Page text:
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2013-present Industry Advisor to Rice University Student Chapter (nominated for Best Chapter Award for Small Chapter in Region 5)
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During my career I have been a creator and a consumer of content in IEEE Journals, a reviewer of papers and on the EDS Golden List of Reviewers, an editor of IEEE T-ED for five years and an Editor-in-Chief (EiC) for eleven years. I have been on the EDS Publications Committee for over a decade and was a member of both the IEEE Committee on Publication Standards and the CrossCheck (now called i-Thenticate) Evaluation Committee. I am on the Steering Team of J-PV and assisted in its launch. I helped gestate EDS' open access Journal, J-EDS, and was very influential in defining its business model. I have mentored two T-ED EiCs, one EDL EiC and one J-PV EiC. Lastly I have adjudicated multiple cases of author misconduct and advised on several others after my tenure. I have seen and experienced IEEE publications from every angle possible. During the time when I was EiC of the T-ED, the submission-to-publication time was reduced from over a year to less than six months which at the time was among the best of IEEE monthly-published Transactions. This was recognized and lauded in both the IEEE PRAC reports that occurred when I was EiC along with several other notable achievements.
As a Program Manager at Texas Instruments and TI Fellow, I successfully led several muti-year, multi-million dollar development projects thereby demonstrating project management skills, business acumen, financial accountability on a large scale, leadership skills, multi-cultural sensitivity and communication skills pulling together an international team (US, Taiwan, Philippines, Germany, India) in winning efforts. All projects were completed on time and on budget. I also had responsibility for competitive analysis and was the go-to person for customer communications especially when customers were unhappy with some aspect of our performance. In my role as program manager and Texas Instruments Fellow it was my responsibility to act as a technical leader for the corporation which required the ability to think and act strategically. Indeed my election as a Fellow (a title limited to no more than 1% of the technical population) was in recognition of this ability. The title is also meant to recognize creativity and the ability to generate innovative ideas that can be reduced to practice.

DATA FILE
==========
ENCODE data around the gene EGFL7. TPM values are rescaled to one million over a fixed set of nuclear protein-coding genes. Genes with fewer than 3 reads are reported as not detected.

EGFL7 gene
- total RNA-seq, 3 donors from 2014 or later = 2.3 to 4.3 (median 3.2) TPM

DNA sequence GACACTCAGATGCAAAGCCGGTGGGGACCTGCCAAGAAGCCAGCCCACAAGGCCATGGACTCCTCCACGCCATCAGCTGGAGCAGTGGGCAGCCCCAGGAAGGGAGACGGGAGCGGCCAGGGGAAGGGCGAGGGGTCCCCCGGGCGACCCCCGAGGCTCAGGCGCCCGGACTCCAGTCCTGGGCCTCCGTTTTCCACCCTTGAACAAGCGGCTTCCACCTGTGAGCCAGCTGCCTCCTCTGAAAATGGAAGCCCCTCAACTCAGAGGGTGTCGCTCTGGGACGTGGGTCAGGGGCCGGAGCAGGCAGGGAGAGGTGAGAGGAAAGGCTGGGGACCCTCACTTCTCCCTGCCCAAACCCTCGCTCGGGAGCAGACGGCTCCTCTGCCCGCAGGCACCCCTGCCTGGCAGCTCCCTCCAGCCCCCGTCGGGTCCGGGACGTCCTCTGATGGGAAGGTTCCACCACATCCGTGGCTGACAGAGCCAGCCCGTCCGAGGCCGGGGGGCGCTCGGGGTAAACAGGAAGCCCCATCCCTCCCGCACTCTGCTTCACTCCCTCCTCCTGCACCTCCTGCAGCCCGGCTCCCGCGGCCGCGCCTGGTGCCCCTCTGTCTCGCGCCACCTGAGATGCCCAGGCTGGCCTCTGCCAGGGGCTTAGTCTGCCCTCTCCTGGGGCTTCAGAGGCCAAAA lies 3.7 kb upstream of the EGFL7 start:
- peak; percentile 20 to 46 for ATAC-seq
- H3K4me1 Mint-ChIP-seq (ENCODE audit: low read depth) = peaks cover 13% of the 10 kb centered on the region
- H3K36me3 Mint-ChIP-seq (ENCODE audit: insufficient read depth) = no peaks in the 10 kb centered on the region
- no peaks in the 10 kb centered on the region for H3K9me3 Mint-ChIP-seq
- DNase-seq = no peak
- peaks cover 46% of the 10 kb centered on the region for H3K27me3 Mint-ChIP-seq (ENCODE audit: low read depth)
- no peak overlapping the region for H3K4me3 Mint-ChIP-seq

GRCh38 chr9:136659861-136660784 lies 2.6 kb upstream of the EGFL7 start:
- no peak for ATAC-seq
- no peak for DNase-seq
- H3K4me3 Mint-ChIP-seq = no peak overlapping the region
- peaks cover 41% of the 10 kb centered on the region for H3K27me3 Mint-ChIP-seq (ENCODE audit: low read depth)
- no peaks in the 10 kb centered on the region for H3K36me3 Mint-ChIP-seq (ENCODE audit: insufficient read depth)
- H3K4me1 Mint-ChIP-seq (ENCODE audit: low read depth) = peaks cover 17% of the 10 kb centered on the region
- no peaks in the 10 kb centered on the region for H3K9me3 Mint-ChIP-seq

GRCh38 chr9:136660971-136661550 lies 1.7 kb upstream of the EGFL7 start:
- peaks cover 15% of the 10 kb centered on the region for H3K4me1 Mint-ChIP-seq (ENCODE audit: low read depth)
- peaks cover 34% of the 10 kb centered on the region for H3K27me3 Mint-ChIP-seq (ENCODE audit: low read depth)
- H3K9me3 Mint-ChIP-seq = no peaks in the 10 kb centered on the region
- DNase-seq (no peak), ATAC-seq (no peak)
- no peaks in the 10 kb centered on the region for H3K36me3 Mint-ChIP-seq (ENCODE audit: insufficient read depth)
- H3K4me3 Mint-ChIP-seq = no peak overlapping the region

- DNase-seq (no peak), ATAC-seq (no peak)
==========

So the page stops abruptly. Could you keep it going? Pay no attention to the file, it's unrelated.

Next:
In my role on various publications committees, I have been engaged in many debates on the future of publishing and particularly the future of electronic publishing. I do not consider myself an expert on this subject, but I have logged many hours analyzing the problem with colleagues. What I can bring to the table in this arena is several sharply defined questions, the answers to which will largely tell the story of the place of IEEE Publications among publishers in the coming decade. All of the questions seem to come down to the balance between the business model and the value-add of the publisher.